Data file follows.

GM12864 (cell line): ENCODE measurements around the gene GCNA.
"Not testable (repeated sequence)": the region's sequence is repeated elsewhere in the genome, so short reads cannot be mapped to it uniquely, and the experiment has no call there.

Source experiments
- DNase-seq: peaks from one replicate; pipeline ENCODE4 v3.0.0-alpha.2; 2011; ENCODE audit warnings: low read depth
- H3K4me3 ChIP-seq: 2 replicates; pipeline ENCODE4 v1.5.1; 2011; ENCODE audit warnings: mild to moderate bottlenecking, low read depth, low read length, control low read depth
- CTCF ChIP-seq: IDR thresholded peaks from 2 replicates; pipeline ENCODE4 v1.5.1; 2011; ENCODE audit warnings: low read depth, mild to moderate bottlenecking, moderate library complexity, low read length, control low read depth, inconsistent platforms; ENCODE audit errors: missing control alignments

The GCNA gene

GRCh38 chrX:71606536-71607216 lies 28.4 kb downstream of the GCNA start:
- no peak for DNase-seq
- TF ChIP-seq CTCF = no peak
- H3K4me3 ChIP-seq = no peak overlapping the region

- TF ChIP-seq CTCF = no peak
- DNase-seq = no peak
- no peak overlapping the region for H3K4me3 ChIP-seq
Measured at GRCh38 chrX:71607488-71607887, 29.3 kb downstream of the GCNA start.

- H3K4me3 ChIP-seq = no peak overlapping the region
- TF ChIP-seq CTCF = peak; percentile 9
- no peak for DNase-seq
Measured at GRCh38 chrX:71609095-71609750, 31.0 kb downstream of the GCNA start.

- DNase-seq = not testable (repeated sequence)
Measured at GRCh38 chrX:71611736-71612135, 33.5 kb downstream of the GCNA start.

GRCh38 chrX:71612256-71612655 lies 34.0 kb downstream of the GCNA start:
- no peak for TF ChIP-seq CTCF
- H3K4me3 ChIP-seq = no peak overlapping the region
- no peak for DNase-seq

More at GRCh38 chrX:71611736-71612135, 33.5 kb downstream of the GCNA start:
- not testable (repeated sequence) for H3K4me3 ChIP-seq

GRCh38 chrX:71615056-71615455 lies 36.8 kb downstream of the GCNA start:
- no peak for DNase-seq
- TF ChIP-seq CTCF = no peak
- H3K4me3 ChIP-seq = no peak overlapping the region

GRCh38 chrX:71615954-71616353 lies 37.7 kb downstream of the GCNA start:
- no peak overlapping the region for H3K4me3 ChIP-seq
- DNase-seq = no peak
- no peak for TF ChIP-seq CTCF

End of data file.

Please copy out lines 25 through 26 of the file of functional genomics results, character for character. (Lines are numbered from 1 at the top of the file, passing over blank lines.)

- no peak for DNase-seq

More at GRCh38 chrX:71611736-71612135, 33.5 kb downstream of the GCNA start: